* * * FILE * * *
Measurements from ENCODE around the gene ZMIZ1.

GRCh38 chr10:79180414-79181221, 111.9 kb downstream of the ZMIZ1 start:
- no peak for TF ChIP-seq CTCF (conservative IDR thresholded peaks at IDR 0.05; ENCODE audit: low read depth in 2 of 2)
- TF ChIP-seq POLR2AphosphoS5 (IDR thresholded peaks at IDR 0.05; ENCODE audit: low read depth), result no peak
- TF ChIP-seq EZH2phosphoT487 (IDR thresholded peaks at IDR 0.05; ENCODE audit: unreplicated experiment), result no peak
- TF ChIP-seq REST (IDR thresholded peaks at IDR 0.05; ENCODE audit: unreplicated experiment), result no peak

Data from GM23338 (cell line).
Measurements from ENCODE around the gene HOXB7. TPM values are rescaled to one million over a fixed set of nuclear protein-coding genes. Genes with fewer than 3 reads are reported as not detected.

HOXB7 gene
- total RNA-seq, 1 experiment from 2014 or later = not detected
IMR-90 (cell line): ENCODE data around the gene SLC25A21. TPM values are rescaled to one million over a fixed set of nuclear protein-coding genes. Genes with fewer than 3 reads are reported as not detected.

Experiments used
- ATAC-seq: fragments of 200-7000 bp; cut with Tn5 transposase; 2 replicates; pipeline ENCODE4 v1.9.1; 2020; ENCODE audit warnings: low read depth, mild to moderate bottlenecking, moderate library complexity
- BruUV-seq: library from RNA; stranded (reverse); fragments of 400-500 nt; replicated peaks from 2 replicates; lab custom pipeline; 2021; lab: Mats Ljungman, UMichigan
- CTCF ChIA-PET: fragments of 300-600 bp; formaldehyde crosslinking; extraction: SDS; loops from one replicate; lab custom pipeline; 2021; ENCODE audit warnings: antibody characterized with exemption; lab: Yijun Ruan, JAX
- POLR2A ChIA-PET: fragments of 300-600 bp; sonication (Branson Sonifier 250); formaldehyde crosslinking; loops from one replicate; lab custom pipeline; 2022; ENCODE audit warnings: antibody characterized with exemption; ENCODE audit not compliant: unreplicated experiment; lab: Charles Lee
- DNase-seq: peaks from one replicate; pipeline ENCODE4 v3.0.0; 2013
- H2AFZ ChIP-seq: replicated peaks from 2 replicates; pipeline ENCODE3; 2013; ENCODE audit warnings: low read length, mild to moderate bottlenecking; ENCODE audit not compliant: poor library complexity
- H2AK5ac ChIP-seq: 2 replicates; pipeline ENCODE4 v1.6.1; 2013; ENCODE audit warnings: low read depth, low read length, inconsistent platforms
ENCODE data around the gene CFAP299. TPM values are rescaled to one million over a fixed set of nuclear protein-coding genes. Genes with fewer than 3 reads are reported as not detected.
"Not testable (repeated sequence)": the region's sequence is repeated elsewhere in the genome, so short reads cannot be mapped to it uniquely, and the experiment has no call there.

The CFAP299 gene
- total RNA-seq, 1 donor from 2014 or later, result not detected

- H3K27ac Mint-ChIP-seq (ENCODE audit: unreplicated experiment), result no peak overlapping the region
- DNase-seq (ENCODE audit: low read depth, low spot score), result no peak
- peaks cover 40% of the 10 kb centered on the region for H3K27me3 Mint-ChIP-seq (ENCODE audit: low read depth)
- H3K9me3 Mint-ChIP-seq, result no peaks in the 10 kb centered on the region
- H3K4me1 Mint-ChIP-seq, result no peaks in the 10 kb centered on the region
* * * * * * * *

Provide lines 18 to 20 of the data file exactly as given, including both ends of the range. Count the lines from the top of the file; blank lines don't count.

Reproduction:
- H2AFZ ChIP-seq: replicated peaks from 2 replicates; pipeline ENCODE3; 2013; ENCODE audit warnings: low read length, mild to moderate bottlenecking; ENCODE audit not compliant: poor library complexity
- H2AK5ac ChIP-seq: 2 replicates; pipeline ENCODE4 v1.6.1; 2013; ENCODE audit warnings: low read depth, low read length, inconsistent platforms
ENCODE data around the gene CFAP299. TPM values are rescaled to one million over a fixed set of nuclear protein-coding genes. Genes with fewer than 3 reads are reported as not detected.